Are you someone involved with the creation of either historical or current esoterically oriented ‘zines or other periodicals? Perhaps you would consider including the library on your mailing or distribution list. You may also be interested in the Serapeion Project: Occult ‘Zine, Journal and Ephemera Preservation where I’d like to make an entry about your work, request permission to catalogue your issues, and perhaps permission to also preserve the presentation and contents of those issues similar to the Caduceus Archives at the library.
If you are a publisher, you might consider sending books to the Hermetic Library Reading Room for exposure to and possible review by students and researchers, as well as being available in the library catalog. Perhaps as time goes by there can be special arrangements made to acquire full back catalogs of your publishing output as well, either donated or perhaps by arranged purchase if ever I have an actual budget for such things.
Are you someone responsible for a library or other venue with an esoteric or occult focus? Perhaps you would consider getting in contact to let me know about you, your space and particulars about your mission and activities.
Anyhow, if you are any of these things, or something else entirely that I’ve not thought of, I can be notoriously quixotic about networking, but get in touch and at least let me know about yourself and what you do.
I do have to mention that the idea of this kind of physical space is not new, or unique.
Fenwick Rysen’s Chaos Matrix home page talked about creating a non-profit in order to develop an actual physical library, but after several years that news is no longer new or even there, so perhaps that is no longer a future goal for him, but it was for quite a while. I did try getting in contact once back in ’10 about the site, and have to admit that the stated goal there certainly must have been one influence on my thinking about developing a physical space.
There’s the New Alexandrian Library project at Sacred Wheel that was close to laying their physical foundation back in 2011, and is apparently still seeking funding for the project. So, maybe the foundation still hasn’t been laid, but they’ve got rather ambitious plans outlined.
However, there are several, and longstanding, physical libraries in actual existence. At one Esoteric Book Conference, I met a volunteer who reminded me about The Seattle Metaphysical Library.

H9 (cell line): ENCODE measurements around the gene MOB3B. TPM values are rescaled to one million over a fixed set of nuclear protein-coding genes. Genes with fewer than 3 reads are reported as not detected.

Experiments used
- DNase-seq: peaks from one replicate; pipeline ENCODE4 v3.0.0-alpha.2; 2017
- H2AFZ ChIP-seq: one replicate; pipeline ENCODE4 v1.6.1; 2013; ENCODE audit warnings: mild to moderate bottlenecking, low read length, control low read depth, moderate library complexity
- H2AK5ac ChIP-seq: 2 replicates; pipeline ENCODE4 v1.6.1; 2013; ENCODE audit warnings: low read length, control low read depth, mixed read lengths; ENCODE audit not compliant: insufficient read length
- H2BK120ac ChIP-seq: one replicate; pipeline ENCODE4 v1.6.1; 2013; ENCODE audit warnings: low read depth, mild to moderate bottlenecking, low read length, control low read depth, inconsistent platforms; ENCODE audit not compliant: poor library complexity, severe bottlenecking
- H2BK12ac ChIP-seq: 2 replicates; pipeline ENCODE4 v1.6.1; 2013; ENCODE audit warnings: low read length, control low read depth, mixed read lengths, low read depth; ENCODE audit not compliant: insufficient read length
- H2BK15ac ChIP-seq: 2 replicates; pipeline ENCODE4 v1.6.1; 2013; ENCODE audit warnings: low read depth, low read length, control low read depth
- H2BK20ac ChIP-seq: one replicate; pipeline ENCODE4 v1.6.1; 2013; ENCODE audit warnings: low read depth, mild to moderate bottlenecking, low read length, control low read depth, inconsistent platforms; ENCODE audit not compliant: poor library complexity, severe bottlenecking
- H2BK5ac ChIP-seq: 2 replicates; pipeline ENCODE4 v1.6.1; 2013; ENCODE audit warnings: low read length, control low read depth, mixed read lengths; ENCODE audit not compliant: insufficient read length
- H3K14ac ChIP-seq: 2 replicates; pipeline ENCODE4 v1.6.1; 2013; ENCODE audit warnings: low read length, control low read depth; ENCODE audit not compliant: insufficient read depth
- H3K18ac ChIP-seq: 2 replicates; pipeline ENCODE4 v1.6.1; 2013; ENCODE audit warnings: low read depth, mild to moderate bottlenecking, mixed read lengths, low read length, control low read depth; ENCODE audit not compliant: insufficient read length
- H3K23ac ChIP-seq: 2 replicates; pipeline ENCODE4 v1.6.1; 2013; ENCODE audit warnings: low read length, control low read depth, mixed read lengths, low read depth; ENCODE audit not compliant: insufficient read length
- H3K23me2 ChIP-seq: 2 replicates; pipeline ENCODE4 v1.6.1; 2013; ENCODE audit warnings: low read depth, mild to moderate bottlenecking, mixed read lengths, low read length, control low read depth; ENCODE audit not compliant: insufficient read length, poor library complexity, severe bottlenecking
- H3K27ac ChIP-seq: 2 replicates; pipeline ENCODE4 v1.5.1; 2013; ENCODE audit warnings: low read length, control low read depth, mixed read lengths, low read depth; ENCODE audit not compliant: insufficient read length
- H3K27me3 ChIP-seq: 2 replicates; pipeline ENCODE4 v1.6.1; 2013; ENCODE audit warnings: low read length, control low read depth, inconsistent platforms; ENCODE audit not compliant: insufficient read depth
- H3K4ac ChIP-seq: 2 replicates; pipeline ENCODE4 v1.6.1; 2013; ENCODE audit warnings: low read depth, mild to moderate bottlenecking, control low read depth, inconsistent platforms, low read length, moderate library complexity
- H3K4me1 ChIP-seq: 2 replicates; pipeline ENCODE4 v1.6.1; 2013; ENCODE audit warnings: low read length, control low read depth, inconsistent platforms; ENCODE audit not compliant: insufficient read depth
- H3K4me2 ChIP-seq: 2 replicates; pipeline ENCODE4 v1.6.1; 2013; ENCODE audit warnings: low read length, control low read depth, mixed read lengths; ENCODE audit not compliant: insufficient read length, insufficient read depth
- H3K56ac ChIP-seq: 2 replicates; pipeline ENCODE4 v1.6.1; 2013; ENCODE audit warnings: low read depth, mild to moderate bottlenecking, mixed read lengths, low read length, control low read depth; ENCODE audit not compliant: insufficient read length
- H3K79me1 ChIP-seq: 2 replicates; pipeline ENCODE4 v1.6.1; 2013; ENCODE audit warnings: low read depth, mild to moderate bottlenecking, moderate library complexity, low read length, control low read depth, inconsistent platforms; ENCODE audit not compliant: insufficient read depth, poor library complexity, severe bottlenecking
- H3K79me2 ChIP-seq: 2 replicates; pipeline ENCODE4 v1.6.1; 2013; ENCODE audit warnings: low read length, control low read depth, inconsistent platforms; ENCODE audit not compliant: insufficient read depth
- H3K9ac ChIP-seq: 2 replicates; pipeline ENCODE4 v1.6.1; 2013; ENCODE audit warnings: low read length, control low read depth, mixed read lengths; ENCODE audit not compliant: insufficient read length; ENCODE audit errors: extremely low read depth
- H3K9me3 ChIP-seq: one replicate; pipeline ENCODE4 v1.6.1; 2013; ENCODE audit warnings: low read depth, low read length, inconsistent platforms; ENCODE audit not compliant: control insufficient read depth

There’s the Rogue Valley Metaphysical Library in Ashland, OR, which recently became the home of the George Roman Library as a cornerstone collection, a collection I found whilst researching the idea of cornerstone collections. Although the George Roman Library and Hermetic Library were not ultimately a good fit, I did have some nice conversations with the caretaker of that collection, so I’m glad it has found a suitable permanent home.
I once was a personal reference for a friend seeking access to the Lending Library of The Theosophical Society in Seattle, which resides behind Quest Bookshop, which was one of my frequented book shops back in the day.
There’s also others such as the library of the Philosophical Research Society in Los Angeles, CA and the library at AMORC‘s Rosicrucian Park in San Jose, CA.
Suffice to say that there are physical libraries dedicated to esoteric and occult materials out there that are more or less open to the public.
But, here’s a confession: while I used to more frequently, and less so now, visit a number of book shops, of all the physical esoteric libraries I’ve just mentioned, I’ve not actually been to any of them. That list would make an interesting itinerary, and maybe you’ve been to one or a few of them, or others. But, generally speaking, I’ve never had or felt the need to visit any of them, aside from a vague desire to experience them and see what’s there.
When I lived in Seattle as an adult, I had a kind of wicked polygon I’d travel sometimes as a walkabout that included Quest Bookshop along with East-West Books, Astrology et al., Edge of the Circle, Shorey’s Bookshop, and maybe some others I’ve forgotten to mention, where I’d go to see what was either new or interesting.
I did make the Library of Congress a stop on a tour of the East Coast I made a couple years ago, went through the process of being credentialed, and spend a few hours with the bound copies of The International that reside there; and that was a particular highlight, among others, of the trip for me. However, I didn’t get the chance to pilgrimage to the physical shop of Weiser Antiquarian though it was suggested as being definitely worth doing.
There are certainly also venues, not specifically libraries, out there. Most local bodies of Ordo Templi Orientis, for example, and no doubt other fraternal organizations, keep libraries for members with many useful and interesting resources. Also there are venues, such as the Observatory Room NYC, with many interesting esoteric events.
Perhaps if you’ve a favourite library, book shop or other venue, you’d be interested in letting me know about that, what it is that you enjoy about that space, and perhaps you’d even consider sending in a review of that location with a photo or two, which I might share with others?